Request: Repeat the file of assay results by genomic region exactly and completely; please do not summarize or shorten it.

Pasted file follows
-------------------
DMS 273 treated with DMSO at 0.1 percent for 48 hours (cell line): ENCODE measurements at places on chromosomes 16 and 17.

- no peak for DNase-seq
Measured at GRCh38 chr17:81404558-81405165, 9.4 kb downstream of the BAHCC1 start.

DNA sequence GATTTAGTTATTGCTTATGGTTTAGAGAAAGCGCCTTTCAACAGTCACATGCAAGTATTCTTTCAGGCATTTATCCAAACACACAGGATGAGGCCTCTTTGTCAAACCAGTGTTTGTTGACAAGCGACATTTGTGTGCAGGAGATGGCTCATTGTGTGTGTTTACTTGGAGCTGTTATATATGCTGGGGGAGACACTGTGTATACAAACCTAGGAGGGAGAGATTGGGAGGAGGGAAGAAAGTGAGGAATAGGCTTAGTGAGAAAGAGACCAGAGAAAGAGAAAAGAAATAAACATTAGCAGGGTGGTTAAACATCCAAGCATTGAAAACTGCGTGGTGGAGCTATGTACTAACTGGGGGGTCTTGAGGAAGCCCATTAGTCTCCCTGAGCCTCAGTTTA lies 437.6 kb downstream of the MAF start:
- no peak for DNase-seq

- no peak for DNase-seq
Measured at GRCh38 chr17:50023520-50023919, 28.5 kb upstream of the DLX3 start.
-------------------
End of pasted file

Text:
DMS 273 treated with DMSO at 0.1 percent for 48 hours (cell line): ENCODE measurements at places on chromosomes 16 and 17.

- no peak for DNase-seq
Measured at GRCh38 chr17:81404558-81405165, 9.4 kb downstream of the BAHCC1 start.

DNA sequence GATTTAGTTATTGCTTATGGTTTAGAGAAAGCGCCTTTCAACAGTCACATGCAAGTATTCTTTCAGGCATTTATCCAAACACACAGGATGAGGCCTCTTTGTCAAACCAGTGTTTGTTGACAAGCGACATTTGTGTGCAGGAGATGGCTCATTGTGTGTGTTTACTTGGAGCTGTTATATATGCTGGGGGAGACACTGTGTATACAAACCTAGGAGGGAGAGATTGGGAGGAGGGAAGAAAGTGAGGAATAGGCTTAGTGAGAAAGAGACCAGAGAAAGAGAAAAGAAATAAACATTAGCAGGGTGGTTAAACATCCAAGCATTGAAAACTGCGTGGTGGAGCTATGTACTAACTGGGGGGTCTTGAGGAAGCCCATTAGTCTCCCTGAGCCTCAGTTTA lies 437.6 kb downstream of the MAF start:
- no peak for DNase-seq

- no peak for DNase-seq
Measured at GRCh38 chr17:50023520-50023919, 28.5 kb upstream of the DLX3 start.